View Full Version : I need a mic

01-01-2010, 10:09 AM
Next semester I'm going to be recording (most to least):

solo piano
voice with piano
solo trumpet
maybe a brass quintet
maybe a marimba duet
maybe maybe a string quartet

And unless I figure it out on my own I'm going to have to pay some guy to do it for me and miss out on money and experience. The Best Music School In My State doesn't seem to have any recording equipment to speak of, at least for students to use. I have an M-Audio portable recorder that supports 48V phantom power, which is apparently important.

I was going to just buy an SM57 since it seems universally recommended, but upon reading reviews it doesn't seem to be recommended for what I'm doing. So yeah, if any of yous guys can point me to a microphone that would do a passable job recording all that different stuff. The environment doesn't really matter. I have two concert halls, a virtual room (a normal room that is designed with some weird system in it to simulate the acoustics of a concert hall), and a million practice rooms to choose from. Whatever works best. I'm thinking the smaller of the two concert halls sounds the best out of everything, but I don't know if I'm going to be miking close or just putting it in the hall somewhere. Pretty much everything I know about microphones I've learned in the past 45 minutes. So I know about as much as you can teach yourself in 45 minutes.

I assume I'd want to use the hall for the acoustics but record the instruments separately. But then that seems like it would be too wet. Maybe two mics? Does any of the stuff I listed just now matter at all in terms of mic purchase?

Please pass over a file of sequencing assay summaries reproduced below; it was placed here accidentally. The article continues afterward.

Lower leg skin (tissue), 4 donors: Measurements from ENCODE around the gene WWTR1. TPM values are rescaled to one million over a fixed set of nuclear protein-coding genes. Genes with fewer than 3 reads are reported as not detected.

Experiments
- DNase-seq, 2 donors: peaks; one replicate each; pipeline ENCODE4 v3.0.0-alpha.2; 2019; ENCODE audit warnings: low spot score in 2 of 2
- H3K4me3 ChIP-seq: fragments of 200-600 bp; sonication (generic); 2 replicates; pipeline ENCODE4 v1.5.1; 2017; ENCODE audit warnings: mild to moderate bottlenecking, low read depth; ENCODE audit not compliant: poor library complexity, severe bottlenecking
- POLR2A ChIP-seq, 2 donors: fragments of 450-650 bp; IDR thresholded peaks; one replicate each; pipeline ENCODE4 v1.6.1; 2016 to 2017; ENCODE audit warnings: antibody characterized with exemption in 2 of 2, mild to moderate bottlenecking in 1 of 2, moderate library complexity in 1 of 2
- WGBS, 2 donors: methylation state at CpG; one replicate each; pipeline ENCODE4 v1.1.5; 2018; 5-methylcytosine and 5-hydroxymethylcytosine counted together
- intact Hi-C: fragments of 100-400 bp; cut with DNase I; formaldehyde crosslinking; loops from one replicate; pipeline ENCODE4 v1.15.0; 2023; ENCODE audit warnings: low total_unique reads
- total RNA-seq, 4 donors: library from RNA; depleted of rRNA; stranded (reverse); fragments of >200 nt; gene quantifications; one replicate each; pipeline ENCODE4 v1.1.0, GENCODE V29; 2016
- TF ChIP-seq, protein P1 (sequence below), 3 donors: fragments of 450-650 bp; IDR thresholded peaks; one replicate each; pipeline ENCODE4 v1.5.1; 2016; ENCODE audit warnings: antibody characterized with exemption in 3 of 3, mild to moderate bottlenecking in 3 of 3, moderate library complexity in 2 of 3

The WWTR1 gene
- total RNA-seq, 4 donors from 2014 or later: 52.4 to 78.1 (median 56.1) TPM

I don't know, OCR.

But help me before I have to pay money to some guy instead!

No but seriously we have a few months.

EDIT: I will of course buy said mic from zZounds through the affiliate link to get like a few dollars for the site (I bought the M audio recorder from there awhile back too; it was a good few hundred dollars). Oh yeah, and my price range is up to about $250. $100 or less would be fantastic though and that's about what the SM57 goes for.

01-01-2010, 08:11 PM
There are a few ways to go at the recording process.

1) You can record the entire ensemble together, with a stereo microphone setup (i.e. two microphones). If you have a well-rehearsed ensemble and nice-sounding hall, this is the easiest and usually the best way to do things. Mic positioning really depends on the ensemble and the sound you're going for, but you usually don't want to be too far away from the players, and the mics should be a bit higher than them if possible. The downside to this way of recording is that if the ensemble sucks and you have to edit together multiple takes to get a decent recording, you can't isolate individual instruments in editing since you only have the two stereo channels to work with.

2) If you have a fully-equipped recording studio (and it sounds like you don't; I only mention this for sake of completeness) you can isolate some of the instruments in individual rooms as you record. Also requires a bunch of mics.

3) You can record instruments individually to a click track and then combine them. The downside to this is that if you have them play their parts individually, the ensemble members don't interact with each other as they perform, so things might not hang together as well. I'd only do this if I anticipated that the players woud make a lot of mistakes, since having every instrument on a separate track makes editing much easier. Doing this would also let you close mic everything without having multiple microphones.